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Carnegiea gigantea

Saguaro in Saguaro National Park. Public domain image by Ansel Adams from the series "Ansel Adams Photographs of National Parks and Monuments", compiled from 1941-1942.



AUTHORSHIP AND CITATION : Pavek, Diane S. 1993. Carnegiea gigantea. In: Fire Effects Information System, [Online]. U.S. Department of Agriculture, Forest Service, Rocky Mountain Research Station, Fire Sciences Laboratory (Producer). Available: []. ABBREVIATION : CARGIG SYNONYMS : Cerceus giganteus Engelm. NRCS PLANT CODE : CAGI10 COMMON NAMES : saguaro sahuaro giant cactus pitahaya TAXONOMY : The scientific name for saguaro is Carnegiea gigantea (Engelm.) Britt. & Rose (Cactaceae). Carnegiea is a monotypic genus. There are no infrataxa [32]. LIFE FORM : Cactus FEDERAL LEGAL STATUS : No special status OTHER STATUS : NO-ENTRY


SPECIES: Carnegiea gigantea
GENERAL DISTRIBUTION : Saguaro occurs throughout most of the Sonoran Desert in Arizona, California, and Mexico [65,68]. The northern limits of its distribution are on the edge of the Hualapait Mountains in Arizona and along the Colorado River in southeastern California [30,32,40,65]. The range of saguaro extends southward; the largest populations of this species occur in Sonora, Mexico [67].
Distribution of saguaro. 1976 USDA, Forest Service map digitized by Thompson and others [92].
   FRES30  Desert shrub


    7  Lower Basin and Range

   K027  Mesquite bosque
   K041  Creosotebush
   K042  Creosotebush - bursage
   K043  Paloverde - cactus shrub
   K044  Creosotebush - tarbush

   241  Western live oak
   242  Mesquite


Saguaro is a dominant or codominant member of the paloverde (Cercidium
spp.)/saguaro (also known as the spinose suffrutescent community) and
the paloverde/bursage (Ambrosia spp.) desertscrub community types on
bajadas (i.e., eroded outwash fans) [35,46,74,75,78].  Infrequently, on
the southwestern edge of its range, saguaro occurs in creosotebush
(Larrea spp.) communities as a xeroriparian species in arroyos and
washes [3,5,11,46].

Saguaro is a community type indicator species in the following

Vegetation of the Santa Catalina Mountains:  Community types and
  dynamics [46].


SPECIES: Carnegiea gigantea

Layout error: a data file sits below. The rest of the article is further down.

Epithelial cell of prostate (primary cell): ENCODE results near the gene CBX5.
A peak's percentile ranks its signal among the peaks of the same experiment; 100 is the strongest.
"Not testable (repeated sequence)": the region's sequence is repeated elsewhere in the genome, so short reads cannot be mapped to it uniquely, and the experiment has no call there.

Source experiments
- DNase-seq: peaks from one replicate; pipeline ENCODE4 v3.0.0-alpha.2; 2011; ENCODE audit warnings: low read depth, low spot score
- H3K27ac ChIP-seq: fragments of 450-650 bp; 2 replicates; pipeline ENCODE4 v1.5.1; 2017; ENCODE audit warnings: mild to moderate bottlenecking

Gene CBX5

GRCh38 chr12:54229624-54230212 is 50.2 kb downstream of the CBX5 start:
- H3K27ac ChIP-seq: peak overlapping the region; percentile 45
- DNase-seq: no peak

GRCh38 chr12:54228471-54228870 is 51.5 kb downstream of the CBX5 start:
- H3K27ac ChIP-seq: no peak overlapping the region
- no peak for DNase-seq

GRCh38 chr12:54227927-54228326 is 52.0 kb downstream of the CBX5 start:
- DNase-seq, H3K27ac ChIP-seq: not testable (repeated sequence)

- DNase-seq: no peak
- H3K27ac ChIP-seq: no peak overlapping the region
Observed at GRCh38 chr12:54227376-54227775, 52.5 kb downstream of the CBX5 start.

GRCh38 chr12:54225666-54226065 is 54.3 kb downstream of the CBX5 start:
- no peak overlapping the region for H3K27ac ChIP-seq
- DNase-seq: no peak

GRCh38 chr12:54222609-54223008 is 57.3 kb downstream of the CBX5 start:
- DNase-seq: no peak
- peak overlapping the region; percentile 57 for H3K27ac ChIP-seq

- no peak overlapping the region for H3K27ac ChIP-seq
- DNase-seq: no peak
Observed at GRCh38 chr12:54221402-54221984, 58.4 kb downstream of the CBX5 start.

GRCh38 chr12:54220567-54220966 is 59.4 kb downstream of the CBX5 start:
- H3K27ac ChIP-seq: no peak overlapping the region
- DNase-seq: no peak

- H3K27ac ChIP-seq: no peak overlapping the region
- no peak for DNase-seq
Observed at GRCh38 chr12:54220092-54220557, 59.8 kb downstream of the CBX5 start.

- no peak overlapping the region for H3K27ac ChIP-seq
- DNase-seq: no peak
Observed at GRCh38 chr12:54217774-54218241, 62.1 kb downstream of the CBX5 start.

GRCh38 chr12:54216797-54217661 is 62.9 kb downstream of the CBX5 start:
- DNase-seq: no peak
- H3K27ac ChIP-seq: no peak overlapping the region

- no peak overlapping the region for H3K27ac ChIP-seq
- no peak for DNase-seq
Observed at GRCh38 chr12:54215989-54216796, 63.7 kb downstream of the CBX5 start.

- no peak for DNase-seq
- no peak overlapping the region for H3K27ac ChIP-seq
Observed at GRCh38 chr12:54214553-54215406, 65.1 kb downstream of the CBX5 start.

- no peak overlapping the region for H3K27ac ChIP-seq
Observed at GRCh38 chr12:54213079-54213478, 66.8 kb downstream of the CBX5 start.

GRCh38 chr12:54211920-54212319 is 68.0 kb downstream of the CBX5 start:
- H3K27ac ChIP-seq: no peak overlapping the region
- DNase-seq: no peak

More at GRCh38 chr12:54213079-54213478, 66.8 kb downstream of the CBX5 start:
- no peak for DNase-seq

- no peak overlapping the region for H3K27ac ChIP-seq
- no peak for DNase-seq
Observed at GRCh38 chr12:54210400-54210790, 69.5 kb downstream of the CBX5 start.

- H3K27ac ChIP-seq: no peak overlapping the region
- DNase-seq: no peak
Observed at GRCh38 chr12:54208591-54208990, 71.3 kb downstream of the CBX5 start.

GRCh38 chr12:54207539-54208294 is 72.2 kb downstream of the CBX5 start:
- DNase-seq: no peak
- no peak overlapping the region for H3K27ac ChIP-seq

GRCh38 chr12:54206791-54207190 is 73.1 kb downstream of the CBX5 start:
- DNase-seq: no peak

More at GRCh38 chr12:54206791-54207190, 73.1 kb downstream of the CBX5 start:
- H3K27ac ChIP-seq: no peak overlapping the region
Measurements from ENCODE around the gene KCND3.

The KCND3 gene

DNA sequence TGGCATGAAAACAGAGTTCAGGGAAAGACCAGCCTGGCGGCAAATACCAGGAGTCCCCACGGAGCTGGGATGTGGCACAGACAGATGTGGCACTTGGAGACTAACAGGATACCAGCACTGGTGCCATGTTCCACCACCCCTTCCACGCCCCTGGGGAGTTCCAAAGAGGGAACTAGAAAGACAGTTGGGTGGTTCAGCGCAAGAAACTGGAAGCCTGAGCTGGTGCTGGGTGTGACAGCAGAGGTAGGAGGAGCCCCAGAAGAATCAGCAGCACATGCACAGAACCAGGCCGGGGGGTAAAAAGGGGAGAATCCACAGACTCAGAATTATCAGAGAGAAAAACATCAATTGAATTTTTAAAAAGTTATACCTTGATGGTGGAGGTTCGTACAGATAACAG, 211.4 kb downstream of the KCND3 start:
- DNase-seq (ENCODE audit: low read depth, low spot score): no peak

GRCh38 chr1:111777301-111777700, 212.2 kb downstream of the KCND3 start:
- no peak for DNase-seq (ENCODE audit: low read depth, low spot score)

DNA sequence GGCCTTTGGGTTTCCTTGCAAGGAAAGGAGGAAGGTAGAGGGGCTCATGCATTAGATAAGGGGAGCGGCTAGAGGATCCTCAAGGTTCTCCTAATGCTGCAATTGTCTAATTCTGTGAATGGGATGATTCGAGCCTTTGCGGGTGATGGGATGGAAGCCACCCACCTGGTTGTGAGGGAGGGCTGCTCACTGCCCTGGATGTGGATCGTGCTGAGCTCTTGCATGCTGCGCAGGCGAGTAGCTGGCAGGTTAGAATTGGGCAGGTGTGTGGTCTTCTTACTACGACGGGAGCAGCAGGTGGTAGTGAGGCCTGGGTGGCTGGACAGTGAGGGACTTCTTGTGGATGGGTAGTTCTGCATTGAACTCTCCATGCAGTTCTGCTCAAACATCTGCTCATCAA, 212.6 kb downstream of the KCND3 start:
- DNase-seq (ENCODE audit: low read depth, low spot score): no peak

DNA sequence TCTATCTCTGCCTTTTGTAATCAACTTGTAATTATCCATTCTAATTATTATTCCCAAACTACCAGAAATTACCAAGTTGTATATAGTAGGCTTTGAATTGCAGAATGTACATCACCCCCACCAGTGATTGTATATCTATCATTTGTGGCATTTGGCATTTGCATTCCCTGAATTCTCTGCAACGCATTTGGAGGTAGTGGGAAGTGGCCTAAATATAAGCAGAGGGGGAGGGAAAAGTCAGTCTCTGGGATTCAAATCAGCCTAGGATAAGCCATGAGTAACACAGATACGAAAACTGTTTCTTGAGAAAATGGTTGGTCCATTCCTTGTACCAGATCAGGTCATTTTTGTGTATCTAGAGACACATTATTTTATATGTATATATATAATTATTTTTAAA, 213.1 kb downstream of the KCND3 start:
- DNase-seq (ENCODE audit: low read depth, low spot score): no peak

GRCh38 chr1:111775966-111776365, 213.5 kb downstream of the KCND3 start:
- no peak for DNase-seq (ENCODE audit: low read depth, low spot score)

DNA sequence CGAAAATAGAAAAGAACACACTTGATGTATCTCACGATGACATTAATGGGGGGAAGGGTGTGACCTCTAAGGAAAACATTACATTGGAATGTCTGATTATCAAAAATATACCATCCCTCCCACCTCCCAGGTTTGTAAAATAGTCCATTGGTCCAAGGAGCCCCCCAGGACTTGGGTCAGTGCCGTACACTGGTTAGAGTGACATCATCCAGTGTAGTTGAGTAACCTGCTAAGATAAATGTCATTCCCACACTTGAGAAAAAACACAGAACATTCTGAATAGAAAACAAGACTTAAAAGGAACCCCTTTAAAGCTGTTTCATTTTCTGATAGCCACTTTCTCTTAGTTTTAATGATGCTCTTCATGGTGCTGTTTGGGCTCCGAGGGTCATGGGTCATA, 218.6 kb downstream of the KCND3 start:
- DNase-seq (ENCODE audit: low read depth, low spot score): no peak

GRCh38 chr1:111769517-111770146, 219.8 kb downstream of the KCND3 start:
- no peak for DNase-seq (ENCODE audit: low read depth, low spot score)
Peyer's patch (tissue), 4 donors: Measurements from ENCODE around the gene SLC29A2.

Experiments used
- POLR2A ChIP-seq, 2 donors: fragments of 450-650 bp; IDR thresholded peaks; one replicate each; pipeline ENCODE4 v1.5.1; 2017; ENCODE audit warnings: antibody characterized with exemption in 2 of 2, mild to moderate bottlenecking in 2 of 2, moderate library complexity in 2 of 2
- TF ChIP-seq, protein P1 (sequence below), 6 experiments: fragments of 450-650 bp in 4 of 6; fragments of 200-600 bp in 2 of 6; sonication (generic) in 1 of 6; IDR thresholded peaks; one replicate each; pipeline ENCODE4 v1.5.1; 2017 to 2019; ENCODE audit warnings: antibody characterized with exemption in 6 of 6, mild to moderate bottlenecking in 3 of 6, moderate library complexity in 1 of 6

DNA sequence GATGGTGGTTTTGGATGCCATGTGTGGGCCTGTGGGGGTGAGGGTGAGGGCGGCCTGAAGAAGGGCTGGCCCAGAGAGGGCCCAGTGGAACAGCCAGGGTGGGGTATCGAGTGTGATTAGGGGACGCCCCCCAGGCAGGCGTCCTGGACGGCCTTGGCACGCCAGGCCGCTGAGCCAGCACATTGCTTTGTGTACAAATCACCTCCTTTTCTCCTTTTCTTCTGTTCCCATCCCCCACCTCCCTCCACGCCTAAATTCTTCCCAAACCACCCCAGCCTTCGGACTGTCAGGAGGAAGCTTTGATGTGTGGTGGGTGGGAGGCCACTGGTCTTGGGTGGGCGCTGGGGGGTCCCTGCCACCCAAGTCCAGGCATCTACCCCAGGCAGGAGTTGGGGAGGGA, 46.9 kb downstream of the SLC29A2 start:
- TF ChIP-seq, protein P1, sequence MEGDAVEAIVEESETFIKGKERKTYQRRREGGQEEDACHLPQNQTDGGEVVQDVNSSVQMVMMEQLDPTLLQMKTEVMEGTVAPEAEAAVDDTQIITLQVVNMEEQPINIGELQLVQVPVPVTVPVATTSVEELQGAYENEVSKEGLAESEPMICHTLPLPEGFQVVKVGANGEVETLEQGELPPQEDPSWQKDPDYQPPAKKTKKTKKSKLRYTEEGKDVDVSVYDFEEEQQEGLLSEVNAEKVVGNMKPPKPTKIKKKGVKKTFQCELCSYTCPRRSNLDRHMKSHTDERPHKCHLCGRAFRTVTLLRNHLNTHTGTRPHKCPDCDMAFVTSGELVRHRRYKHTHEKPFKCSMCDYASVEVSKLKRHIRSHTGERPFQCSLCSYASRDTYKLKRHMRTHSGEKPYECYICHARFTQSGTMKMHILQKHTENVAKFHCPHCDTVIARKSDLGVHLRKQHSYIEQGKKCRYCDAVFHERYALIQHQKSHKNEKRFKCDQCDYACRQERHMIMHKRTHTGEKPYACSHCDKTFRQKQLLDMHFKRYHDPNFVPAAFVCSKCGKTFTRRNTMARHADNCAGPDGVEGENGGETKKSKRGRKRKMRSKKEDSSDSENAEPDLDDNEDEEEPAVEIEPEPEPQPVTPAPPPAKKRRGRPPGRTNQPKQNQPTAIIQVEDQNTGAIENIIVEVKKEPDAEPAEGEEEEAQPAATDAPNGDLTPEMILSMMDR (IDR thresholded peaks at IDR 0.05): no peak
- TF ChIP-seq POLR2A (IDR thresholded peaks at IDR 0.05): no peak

IMPORTANCE TO LIVESTOCK AND WILDLIFE : The flowers, fruits, and seeds of the saguaro are important food sources for wildlife, such as collared peccary, long-nosed bats, heteromyid rodents, western white-winged doves, woodpeckers, and insects [2,19,39,50,56]. Saguaro fruits comprised a small amount (e.g., 1 to 5 percent of collected rumen contents) of mule deer summer diets [38,60,63,79,80]. The fruits were also utilized by desert bighorn sheep; they were present in 10 percent of bighorn fecal pellets analyzed [44,83]. Saguaro provides nesting habitat for birds and small mammals [49]. Saguaro mortality can have a high negative impact on bird species that use it for cover and nesting [9]. PALATABILITY : Saguaro is highly palatable to rodents and jackrabbits; however, saguaro tissue contains oxalates that deter some herbivory [47,68]. NUTRITIONAL VALUE : The nutritional value of saguaro fruits is variable throughout the season and among studies. Saguaro fruits are moderately digestible [80]. The amount of protein reported varied from 10 to 26 percent [33,80]. Acid detergent fiber amounts in the fruits varied from 26 to 62 percent, and dry matter was 11 to 35 percent [33,80]. COVER VALUE : Saguaro is considered a softwood snag [12]. Cavity-nesting birds, especially woodpeckers, and sometimes woodrats nest in saguaro [12,31,43,49,50]. VALUE FOR REHABILITATION OF DISTURBED SITES : NO-ENTRY OTHER USES AND VALUES : Saguaro fruits were a major food staple of the Papago and Pima Indians; the fruits were processed (i.e., dried, fermented, canned) and stored for year-round use [18,21,32]. Seeds, rich in fat, were ground for use as flour and in porridges [55]. Fruits were used for trade and in religious practices by the Papago Indians [21,57]. The internal heavy, woody ribs were used for firewood and building houses and fences [1,6,10]. Saguaro is grown in desert gardens as an ornamental [89]. It is the state flower of Arizona and is used in commercial advertisements of Southwestern living [40]. OTHER MANAGEMENT CONSIDERATIONS : Intensive grazing can prevent recruitment of saguaro seedlings [47]. Various areas in the Sonoran Desert have been protected from domestic livestock grazing for 50 years or more. One early study showed that there was no significant (p>0.05) difference between saguaro abundance on protected and unprotected plots [8]. More recent studies, however, have shown that saguaro increased by 33 to 200 percent in protected areas [27,77]. Saguaro seedlings may be impacted negatively when nurse plants are browsed [47]. Models to predict saguaro age from growth parameters (for example, height-age equivalents) have been developed [28,69]. In transplant experiments, mortality was 100 percent for unshaded saguaro seedlings compared to 65 percent for shaded seedlings [22]. Saguaro are susceptible to few diseases [10]. Healthy saguaro often wall off larvae tunnels, woodpecker holes, or other wounds [47]. Some necroses may occur, however, after mechanical damage to saguaro from breakage, frost, or lightning [71]. Insects, saprophytic yeasts, molds, and bacteria readily inhabit and breed in saguaro necroses [24,66,72]. Temperatures below 23 degrees Fahrenheit (-5 deg C) will damage saguaro. Death will occur after exposure to below freezing temperatures for 29 or more consecutive hours [85]. Fluctuations in saguaro numbers often are due to recurring catastrophic freezes [37,46,69]. Saguaro is protected under the Arizona Native Plant Law. Cactus poaching is of concern around Saguaro National Park and urban centers [90]. Natural environmental extremes in temperature and drought, however, are more of a threat to the survival of this species [37].